Creating a coaching environment
Coaching is great. In many cases, there’s no better way to support an individual in developing their full potential, benefiting both themselves and the organisation which employs them. But allocating an executive coach to everybody in the workforce is not an approach that tends to be economically. However, your people can still benefit from coaching.
What’s needed is to create a coaching environment; to add coaching to your workplace culture, as part of how you manage performance, learning, and personal and career development.
What does a coaching environment look like?
If you want to create a coaching environment, you’re aiming for a setup like this:
- All managers have an understanding of coaching and the necessary basic skills; including essential listening techniques, the ability to ask open-ended and exploratory questions, and an understanding of what constitutes a good objective, and how to agree one.
- All employees understand the concept of coaching and have experience of being coached.
- The use of measurable goals and objectives is in common use for personal development.
- People with more advanced coaching skills are available when necessary (often HR professionals and/or senior managers).
- Feedback on performance is seen as the norm (and not just done at a once a year appraisal meeting).
- Errors and mistakes are seen as opportunities to learn (and therefore people are not anxious about admitting to them).
- Performance conversations are facilitative, and not directive or authoritative.
- Good coaching is rewarded (e.g. via the performance management of your managers)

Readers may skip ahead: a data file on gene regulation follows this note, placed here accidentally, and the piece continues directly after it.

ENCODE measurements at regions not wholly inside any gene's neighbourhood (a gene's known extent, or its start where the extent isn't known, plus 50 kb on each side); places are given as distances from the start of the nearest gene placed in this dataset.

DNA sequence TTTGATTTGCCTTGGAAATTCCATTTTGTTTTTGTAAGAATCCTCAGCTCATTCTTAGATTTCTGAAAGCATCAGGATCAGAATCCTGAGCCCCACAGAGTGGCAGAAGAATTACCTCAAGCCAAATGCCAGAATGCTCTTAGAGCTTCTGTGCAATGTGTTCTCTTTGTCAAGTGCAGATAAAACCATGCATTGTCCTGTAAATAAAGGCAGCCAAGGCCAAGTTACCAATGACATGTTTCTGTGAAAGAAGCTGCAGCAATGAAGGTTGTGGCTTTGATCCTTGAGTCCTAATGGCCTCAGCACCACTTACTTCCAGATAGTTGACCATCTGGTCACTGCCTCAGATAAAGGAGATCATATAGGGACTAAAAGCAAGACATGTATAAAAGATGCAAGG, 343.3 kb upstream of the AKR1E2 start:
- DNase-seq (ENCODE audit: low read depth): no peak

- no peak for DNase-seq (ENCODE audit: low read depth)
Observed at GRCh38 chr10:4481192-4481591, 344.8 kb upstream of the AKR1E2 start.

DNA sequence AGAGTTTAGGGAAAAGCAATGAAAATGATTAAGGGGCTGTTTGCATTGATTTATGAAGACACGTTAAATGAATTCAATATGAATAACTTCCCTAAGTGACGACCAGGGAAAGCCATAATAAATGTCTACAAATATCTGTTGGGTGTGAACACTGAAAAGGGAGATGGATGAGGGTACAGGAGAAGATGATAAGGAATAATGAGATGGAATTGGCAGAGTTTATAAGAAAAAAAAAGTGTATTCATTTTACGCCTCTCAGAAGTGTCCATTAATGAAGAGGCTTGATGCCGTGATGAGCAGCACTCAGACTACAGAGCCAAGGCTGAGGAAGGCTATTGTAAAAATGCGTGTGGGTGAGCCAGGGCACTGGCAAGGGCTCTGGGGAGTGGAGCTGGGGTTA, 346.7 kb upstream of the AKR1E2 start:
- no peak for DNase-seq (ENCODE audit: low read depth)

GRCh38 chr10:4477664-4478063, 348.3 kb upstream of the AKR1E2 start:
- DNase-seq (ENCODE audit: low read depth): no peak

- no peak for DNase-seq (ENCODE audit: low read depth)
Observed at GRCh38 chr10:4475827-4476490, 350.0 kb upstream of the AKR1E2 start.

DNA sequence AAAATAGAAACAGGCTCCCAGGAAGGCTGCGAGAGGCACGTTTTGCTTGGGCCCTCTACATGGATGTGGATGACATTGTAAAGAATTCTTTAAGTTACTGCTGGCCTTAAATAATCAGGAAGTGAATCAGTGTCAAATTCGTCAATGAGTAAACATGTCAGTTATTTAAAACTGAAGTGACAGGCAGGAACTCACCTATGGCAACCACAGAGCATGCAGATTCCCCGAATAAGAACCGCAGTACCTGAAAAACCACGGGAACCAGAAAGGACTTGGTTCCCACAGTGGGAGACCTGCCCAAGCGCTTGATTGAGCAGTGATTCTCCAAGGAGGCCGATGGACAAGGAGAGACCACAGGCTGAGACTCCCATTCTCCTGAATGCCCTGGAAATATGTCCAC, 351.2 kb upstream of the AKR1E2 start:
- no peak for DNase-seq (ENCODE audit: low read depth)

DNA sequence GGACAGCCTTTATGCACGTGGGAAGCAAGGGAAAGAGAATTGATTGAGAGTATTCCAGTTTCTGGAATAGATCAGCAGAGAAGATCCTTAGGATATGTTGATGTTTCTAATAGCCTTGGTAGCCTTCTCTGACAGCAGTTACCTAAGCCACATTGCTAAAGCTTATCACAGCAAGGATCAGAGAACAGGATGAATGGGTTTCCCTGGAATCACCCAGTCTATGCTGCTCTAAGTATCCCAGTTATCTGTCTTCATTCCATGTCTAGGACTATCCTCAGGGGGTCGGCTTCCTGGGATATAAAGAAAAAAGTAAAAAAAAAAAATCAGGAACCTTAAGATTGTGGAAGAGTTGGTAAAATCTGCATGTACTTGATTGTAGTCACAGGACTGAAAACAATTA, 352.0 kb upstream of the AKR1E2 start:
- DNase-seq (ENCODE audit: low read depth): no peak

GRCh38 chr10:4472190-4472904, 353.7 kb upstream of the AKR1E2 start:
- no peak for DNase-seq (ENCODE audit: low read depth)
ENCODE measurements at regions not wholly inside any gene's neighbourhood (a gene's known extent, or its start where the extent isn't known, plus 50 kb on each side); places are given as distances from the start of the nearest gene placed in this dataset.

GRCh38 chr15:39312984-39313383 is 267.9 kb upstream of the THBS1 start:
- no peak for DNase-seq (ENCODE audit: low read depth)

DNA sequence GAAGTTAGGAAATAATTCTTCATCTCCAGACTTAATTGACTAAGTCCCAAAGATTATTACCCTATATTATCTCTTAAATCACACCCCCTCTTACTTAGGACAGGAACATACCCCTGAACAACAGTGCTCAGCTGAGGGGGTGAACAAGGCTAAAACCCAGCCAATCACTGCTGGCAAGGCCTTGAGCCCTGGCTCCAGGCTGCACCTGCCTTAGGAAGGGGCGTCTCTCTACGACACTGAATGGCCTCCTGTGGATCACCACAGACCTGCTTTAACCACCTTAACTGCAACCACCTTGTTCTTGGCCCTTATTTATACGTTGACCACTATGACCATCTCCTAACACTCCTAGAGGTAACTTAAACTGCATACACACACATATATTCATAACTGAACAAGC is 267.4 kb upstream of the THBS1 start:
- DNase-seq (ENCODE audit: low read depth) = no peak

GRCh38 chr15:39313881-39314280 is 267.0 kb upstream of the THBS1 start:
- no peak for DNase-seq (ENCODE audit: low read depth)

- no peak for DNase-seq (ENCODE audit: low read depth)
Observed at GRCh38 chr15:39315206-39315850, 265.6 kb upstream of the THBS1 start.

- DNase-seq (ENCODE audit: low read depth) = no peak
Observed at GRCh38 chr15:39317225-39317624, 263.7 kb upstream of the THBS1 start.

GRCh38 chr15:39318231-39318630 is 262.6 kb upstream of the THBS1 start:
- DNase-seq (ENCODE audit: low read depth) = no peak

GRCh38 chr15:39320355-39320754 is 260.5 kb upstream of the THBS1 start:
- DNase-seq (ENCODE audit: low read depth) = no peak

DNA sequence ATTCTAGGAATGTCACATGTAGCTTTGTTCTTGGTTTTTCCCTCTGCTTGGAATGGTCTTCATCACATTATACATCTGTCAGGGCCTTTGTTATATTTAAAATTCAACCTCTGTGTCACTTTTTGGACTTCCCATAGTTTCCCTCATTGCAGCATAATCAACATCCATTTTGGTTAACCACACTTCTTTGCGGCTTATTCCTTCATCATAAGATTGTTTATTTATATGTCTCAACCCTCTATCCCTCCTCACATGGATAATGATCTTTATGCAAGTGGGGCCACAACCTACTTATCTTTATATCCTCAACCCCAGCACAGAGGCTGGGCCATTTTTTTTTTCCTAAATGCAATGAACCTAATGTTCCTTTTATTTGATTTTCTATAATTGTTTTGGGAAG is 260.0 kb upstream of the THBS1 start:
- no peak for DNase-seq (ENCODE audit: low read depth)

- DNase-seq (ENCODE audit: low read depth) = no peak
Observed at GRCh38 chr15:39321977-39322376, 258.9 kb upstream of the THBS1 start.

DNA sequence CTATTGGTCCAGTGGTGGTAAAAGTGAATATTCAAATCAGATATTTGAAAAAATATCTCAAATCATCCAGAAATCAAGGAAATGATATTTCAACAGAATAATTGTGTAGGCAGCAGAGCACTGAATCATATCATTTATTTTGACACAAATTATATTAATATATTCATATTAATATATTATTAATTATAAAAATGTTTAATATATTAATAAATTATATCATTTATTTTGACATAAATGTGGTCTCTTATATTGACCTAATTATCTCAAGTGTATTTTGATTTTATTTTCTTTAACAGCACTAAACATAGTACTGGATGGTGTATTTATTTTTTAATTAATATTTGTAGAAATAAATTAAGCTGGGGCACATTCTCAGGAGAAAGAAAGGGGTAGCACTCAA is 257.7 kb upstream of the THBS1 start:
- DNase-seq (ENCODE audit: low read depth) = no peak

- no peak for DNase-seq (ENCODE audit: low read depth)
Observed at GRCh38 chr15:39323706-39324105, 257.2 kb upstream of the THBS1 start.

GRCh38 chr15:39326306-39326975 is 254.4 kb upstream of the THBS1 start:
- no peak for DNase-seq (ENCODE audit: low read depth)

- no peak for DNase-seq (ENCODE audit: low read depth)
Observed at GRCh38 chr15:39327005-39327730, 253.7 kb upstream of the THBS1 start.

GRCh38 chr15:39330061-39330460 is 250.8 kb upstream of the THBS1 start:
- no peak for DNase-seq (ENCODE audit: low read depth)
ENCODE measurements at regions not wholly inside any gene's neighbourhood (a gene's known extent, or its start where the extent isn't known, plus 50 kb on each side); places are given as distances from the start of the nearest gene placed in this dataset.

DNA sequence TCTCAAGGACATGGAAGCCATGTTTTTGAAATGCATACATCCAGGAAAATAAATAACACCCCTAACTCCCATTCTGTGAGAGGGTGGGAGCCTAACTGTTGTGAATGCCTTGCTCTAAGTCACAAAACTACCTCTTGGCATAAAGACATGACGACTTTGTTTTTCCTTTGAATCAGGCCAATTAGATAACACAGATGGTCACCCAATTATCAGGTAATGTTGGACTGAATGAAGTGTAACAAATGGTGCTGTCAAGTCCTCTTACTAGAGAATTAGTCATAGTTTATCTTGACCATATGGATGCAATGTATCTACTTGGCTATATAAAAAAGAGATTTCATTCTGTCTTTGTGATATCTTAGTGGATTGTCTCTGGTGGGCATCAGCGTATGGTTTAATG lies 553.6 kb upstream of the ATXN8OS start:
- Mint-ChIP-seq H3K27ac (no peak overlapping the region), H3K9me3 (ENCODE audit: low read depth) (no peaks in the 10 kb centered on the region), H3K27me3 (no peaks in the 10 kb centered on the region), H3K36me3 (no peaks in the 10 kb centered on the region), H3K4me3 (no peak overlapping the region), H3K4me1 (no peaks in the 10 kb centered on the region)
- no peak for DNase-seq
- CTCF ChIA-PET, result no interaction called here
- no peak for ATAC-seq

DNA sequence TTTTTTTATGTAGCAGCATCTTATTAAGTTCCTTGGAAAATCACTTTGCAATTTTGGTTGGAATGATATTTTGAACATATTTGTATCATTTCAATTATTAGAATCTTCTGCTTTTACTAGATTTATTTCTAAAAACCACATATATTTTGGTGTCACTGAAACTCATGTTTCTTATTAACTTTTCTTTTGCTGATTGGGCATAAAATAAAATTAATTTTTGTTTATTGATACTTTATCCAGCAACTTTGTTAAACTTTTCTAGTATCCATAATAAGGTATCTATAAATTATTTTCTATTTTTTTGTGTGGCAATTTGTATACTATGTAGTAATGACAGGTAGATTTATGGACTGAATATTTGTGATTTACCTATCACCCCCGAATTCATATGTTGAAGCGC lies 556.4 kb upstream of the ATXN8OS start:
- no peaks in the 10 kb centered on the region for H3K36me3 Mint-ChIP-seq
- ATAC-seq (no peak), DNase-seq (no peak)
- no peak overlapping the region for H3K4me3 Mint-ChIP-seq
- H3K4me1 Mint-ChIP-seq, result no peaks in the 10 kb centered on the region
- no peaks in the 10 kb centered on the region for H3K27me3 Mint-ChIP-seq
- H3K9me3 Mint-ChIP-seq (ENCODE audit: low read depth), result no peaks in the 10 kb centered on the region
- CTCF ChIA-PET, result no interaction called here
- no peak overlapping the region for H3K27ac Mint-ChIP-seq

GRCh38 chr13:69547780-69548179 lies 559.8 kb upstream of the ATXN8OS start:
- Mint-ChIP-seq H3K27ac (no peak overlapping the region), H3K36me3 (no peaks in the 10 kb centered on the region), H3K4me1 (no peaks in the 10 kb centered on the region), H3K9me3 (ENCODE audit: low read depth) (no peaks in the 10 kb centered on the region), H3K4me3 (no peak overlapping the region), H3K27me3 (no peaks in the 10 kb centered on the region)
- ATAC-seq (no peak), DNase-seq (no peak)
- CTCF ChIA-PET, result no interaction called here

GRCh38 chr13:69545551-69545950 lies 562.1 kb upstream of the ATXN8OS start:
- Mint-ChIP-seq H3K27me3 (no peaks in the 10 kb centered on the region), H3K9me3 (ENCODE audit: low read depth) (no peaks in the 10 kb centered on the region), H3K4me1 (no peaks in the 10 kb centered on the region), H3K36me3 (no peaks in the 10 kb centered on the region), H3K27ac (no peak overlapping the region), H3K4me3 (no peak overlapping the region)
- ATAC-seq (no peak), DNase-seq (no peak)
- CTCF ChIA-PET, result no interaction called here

Operating in a coaching environment
While some of the above can be achieved through communication and training initiatives (such as coaching qualifications for key personnel) dissemination of information and a few training courses do not a coaching environment make. As with any true culture, it grows over time and depends on the daily interactions and transactions within the workplace.
In coaching, as with anything, your senior people should be leading by example. They should be seen to be inviting feedback, examining and improving their own performance, and generally acting as role models, both as coaches and coachees.
Everyone, especially managers, should be focused on improvement. Start with a focus on improving the business (How can we do that better?) and that same attitude will spread to personal performance (How can I do that better?)
Learning should be shared. Knowledge sharing is a big part of a coaching environment and the opportunity to learn someone else’s lessons can mean not making the same ‘mistake’.
Furthermore, as the culture develops, coaching will not only be carried out by coaches. As the core approach of reviewing and using specific goals to improve is embedded, the essence is used whether or not a trained or qualified coach is present.
The ideal is that your managers (at all levels) have the skills and awareness to take a coaching approach when it’s indicated. Not to sidestep formal procedures when they’re necessary, but as an additional approach which is better-suited to many situations and as an environment factor can create widespread improvements.
Naturally, this kind of workplace is not built overnight, nor can it really be imposed. By nature, it’s a workplace culture constructed together, by consent. The first step is being clear on exactly why and how your organisation could benefit from being a coaching environment.
If you want to explore the topic coaching environments further, including how to build one in your organisations, check out our three-day Creating a coaching environment programme. Or give us a call on 01582 463461. We’re here to help.